London is a treasure chest of art and antiquities from every time and place. I had three days to enjoy it and visited six of London’s best museums. To avoid being overwhelmed, I limited what I saw to specific works or exhibits in each museum. A few things stood out.
“Botticelli Reimagined” at the Victoria and Albert
I mostly loved a special exhibit at the Victoria and Albert (the “V&A”) that explored how Botticelli — the 15th Century Italian painter — influenced art in the subsequent 500 years. You probably know Botticelli’s most famous painting, the “Birth of Venus,” which hangs in the Uffizi in Florence:
The V&A exhibit featured a wide range of paintings and posters that referred to Botticelli’s works — from pop art to some of the most sublime paintings in western history. I got the feeling that the curators picked anything that was evocative of Botticelli, even if it wasn’t good art. Or art. Like a photo of Ursula Andress on the beach from the James Bond movie, “Dr.No.” And a cartoon of Miss Kitty. Meow.
The curators put the recent stuff in the first room, probably because if they had organized the exhibit chronologically, visitors would have left the exhibit with no appetite for lunch in the museum cafe.
But most of the other works more than made up for the awkwardness of parts of the exhibit.
Thomas Gainsborough at the National Gallery.
At the National Gallery, I visited a few of my favorite paintings, including the portrait of the Arab race horse, “Whistlejacket,” by George Stubbs and some of the Impressionists.
But the most interesting painting I studied was one by Thomas Gainsborough called “Mr. and Mrs. Andrews.” Before you look at that one, first check out a Gainsborough’s most famous painting, “Blue Boy,” which hangs in the Huntington Library in San Marino, California (where I grew up). The portrait evokes confidence, wealth and dignity. Combined with the dramatic detail, the young man’s demeanor and pose suggest the artist loved his subject as well as the process of portraying him.
Gainsborough’s portrait, “Mr and Mrs. Andrews,” is a stark contrast to “Blue Boy.” At first viewing, the painting appears to be a sympathetic portrait of a young couple on their estate, and that is how many art students describe it. But when you look at it more carefully, it seems to be a mockery of its subjects.
The couple, who are landed gentry in 18th century France, are unattractive and two dimensional. They pose uncomfortably on the edge of the painting, suggesting the painter cared more for the landscape than the people who paid him to paint this portrait (and indeed, he loved to paint landscapes and was a naturalist). The couple look disdainfully at Gainsborough, who is beneath them in class. The painting famously leaves a blank spot on Mrs. Andrews’ lap. Some critics believe Gainsborough meant to paint a child there and never got around to it. Maybe Gainsborough was commenting on this woman’s barren life. To me, the painting is so unsympathetic, it is some kind of social statement. Did Gainsborough consider this couple wannabes? Did he have a personal problem with them? Maybe he thought they were putting on airs. I guess I’ll never know.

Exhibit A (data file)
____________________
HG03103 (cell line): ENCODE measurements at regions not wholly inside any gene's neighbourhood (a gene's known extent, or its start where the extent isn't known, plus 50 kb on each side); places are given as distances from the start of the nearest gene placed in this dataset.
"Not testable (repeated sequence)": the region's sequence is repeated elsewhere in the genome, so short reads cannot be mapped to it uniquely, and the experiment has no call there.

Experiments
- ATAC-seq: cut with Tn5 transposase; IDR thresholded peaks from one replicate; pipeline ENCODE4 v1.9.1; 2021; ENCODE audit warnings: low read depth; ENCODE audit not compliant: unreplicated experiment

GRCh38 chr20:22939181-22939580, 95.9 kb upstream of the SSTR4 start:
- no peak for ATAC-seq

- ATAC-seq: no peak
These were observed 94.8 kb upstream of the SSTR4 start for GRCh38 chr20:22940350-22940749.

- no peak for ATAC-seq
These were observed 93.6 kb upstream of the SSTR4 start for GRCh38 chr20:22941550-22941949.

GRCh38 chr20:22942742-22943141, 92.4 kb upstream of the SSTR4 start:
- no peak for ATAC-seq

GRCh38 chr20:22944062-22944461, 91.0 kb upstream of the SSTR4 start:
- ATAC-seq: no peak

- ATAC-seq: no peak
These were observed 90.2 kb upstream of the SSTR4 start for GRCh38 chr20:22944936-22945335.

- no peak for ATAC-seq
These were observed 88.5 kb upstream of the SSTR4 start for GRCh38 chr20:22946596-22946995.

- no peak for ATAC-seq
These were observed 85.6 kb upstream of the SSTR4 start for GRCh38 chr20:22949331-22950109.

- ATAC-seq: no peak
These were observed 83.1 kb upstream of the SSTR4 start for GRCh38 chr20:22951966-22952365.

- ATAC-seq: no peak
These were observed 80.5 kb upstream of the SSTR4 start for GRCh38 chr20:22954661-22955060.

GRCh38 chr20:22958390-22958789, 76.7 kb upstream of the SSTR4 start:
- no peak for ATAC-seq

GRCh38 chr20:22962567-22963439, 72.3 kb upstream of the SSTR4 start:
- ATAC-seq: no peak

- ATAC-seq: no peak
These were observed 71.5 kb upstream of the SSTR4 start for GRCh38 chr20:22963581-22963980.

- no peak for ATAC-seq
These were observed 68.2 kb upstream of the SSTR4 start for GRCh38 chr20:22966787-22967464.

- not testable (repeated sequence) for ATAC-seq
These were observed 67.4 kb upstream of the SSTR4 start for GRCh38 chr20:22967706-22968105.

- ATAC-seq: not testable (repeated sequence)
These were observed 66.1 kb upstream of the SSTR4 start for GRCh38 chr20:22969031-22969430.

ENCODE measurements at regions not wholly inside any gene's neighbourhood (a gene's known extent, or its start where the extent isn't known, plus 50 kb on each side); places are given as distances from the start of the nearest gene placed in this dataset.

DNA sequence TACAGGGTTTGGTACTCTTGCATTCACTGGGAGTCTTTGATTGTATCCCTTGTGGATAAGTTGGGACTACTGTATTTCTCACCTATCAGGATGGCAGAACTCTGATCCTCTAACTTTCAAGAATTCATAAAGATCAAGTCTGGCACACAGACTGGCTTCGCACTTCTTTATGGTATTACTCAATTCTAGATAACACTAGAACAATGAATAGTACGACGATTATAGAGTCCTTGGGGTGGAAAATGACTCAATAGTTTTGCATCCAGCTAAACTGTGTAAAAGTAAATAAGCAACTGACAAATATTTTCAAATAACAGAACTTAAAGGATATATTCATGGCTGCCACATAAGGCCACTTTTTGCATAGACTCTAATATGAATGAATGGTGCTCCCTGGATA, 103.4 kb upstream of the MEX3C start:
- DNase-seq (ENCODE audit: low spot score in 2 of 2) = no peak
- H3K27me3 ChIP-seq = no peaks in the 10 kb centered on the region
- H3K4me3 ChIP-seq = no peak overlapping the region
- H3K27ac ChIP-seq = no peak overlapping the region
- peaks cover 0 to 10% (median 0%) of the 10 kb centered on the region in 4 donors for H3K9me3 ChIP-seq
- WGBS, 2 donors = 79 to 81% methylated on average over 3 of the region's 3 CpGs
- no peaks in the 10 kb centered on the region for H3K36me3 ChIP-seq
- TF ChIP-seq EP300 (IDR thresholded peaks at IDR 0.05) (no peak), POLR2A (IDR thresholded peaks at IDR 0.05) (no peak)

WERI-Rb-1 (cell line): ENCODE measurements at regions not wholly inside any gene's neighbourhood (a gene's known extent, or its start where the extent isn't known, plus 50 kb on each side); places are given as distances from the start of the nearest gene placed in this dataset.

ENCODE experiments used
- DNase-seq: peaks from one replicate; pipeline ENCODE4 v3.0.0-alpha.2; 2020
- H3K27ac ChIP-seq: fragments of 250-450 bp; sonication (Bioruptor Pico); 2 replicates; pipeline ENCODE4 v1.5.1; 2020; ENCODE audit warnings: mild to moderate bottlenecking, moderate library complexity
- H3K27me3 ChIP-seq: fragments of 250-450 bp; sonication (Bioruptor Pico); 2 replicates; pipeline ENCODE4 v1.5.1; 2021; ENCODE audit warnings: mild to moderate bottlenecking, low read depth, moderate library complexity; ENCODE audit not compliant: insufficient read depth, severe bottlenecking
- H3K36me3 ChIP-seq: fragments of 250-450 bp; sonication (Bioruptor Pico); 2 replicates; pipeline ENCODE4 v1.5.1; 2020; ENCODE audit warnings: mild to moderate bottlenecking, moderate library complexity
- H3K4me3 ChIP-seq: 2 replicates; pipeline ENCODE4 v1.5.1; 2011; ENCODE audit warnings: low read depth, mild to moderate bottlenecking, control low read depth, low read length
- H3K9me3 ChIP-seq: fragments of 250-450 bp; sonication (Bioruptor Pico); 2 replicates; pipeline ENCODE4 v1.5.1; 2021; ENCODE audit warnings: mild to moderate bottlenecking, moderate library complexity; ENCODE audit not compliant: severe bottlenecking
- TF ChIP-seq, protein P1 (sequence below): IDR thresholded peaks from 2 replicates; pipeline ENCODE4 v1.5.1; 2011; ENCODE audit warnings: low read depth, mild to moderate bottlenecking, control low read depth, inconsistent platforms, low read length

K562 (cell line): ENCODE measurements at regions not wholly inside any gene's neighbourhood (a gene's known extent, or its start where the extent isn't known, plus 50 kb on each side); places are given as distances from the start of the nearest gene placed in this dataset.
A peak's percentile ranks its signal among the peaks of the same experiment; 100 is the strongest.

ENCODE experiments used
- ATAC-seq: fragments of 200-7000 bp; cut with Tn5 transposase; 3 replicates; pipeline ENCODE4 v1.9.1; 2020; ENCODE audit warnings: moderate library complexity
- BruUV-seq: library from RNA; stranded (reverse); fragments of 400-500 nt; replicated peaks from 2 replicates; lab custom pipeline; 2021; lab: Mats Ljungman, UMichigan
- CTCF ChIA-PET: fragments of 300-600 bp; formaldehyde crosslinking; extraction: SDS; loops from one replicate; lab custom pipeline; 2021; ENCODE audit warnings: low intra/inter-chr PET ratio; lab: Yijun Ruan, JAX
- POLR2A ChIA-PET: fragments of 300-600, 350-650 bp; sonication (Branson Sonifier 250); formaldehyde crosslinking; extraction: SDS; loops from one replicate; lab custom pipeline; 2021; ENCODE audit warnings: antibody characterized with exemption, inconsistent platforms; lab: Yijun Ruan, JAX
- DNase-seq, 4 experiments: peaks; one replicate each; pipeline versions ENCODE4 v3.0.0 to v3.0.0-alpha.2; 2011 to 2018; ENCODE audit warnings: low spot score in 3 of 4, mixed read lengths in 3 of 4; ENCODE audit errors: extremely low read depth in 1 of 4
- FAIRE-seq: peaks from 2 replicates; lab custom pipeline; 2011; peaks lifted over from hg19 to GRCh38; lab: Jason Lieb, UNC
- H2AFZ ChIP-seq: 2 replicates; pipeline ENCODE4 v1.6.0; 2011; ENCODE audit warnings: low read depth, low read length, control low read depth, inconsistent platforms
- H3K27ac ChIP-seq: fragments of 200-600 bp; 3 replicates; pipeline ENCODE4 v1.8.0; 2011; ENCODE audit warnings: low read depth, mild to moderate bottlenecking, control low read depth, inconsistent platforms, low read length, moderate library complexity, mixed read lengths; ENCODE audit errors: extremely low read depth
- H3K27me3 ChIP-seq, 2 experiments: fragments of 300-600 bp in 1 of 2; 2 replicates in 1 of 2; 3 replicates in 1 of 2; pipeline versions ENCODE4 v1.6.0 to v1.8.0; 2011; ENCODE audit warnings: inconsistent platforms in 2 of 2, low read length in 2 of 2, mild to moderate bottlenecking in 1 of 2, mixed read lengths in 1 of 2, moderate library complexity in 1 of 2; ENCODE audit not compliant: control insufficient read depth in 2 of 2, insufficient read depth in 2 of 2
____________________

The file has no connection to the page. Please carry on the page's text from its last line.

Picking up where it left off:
The “Elgin Marbles” at the British Museum
What would a trip to London be without an afternoon at the British Museum? I went there to affirm my beef with the British Government, which stole part of the Parthenon from the Greeks. If you are old like me, you probably remember hearing about the “Elgin Marbles.” Today they are usually called the “Parthenon sculptures” and they fill two large rooms in the British Museum.
Oops, did I say steal? The rightful owner of the Parthenon sculptures is a matter of ongoing dispute between England and Greece. Here is how the British Museum explains how it ended up with Greece’s most precious antiquities: Lord Elgin, an English diplomat in Greece in the early 19th century, got “permission” from a high-ranking official in the government of the Ottoman Turks to ship the Parthenon sculptures to England. The Ottoman Turks were occupying Greece at the time without the permission of the Greeks. The Parthenon sculptures were given to Elgin without the permission of the Greeks. Elgin kept the sculptures for himself until he went broke, when the English government bought them from him for a small sum..
Many countries, especially First World countries, have art and antiquities from other parts of the world. This seems reasonable for those donated or purchased on an open market and so that people don’t have to travel to the four corners of the earth to see some of the world’s treasures up close. But the sculptures from the Parthenon are different. They were not donated or purchased on an open market and they are an essential architectural component of Greece’s most iconic antiquity.
So how do the English justify keeping these Greek treasures? Initially, they worried that the Greeks didn’t have a safe place to keep them. So the Greeks built a state-of-the-art museum. Then the British government changed its reasons for keeping the sculptures. Now it refuses to return them to Greece because everyone else would want their stuff back. Imagine that. And, well, the British government “bought” them from Lord Elgin. In the US, people go to jail for buying stolen tape decks at the flea market so I am not sympathetic to this argument in particular.
I think the Parthenon sculptures should be renamed the Elgin Marbles because calling a Greek antiquity by the name of a member of the English elite kind of sums it up. I dunno.
A painting in a museum hears more ridiculous opinions than anything else in the world.
The photos here are not my own because my iphone ate the ones I took in London. Thank you but no they are not in the icloud. 🙂